If human nature is uncorrupted, and the natural will competent to all good, we need no Redeemer to create in us a new will and a new life, but merely an improver and enabler; and salvation is essentially the work of man. The Pelagian system has really no place for the ideas of redemption, atonement, regeneration, and new creation. It substitutes for them our own moral effort to perfect our natural powers, and the mere addition of the grace of God as a valuable aid and support.

Pelagius Alive Today

It is important to remember that Pelagius and his views were condemned in 416 at the synods of Carthage and Mileve, and again at Carthage in 418. Even the third ecumenical council in Ephesus in 431 would condemn Pelagius, placing him in the same category as Nestorius. To reinstate or approve of Pelagius and his views is to adopt heresy itself. It should not surprise us when a church who adopts a heretic, dead or alive, begins to also teach that same heresy. Heaven forbid that Pelagianism should make a comeback in mainline Christian churches. Or has it already?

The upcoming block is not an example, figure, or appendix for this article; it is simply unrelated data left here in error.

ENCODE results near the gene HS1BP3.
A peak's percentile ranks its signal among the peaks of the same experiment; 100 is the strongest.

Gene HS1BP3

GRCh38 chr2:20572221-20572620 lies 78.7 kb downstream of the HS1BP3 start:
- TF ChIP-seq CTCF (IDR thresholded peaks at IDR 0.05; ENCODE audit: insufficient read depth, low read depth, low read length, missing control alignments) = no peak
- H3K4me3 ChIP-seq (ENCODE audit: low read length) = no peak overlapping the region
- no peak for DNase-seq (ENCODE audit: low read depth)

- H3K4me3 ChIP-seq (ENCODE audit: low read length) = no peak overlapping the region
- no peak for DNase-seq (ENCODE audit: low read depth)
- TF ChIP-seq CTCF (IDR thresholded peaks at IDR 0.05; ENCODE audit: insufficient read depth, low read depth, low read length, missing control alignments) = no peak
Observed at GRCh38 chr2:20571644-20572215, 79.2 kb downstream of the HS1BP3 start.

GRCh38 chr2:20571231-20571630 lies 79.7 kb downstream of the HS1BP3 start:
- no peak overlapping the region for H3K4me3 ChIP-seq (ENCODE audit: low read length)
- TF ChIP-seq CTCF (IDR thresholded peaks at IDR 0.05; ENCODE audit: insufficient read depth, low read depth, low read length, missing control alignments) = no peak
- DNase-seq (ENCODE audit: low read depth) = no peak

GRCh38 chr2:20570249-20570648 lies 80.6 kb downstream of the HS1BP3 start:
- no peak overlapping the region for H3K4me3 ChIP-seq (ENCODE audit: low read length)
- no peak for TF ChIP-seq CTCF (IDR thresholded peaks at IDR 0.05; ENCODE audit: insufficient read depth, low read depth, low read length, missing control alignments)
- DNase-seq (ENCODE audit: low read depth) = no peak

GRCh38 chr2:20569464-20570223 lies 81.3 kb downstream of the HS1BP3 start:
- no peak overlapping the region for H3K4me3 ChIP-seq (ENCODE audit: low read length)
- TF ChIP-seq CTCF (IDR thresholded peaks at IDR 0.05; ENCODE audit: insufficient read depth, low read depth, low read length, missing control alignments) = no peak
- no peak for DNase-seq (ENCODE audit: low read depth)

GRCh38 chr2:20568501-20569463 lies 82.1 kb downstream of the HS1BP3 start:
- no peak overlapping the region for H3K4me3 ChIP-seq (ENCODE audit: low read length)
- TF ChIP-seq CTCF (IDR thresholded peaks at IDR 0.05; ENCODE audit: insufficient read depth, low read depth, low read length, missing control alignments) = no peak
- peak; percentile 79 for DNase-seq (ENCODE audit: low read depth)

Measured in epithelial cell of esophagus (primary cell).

Matthew Barrett (Ph.D., The Southern Baptist Theological Seminary) is the executive editor of Credo Magazine. Barrett has contributed book reviews and articles to various academic journals. He is married to Elizabeth and they have two daughters, Cassandra and Georgia. He is a member of Clifton Baptist Church in Louisville, KY.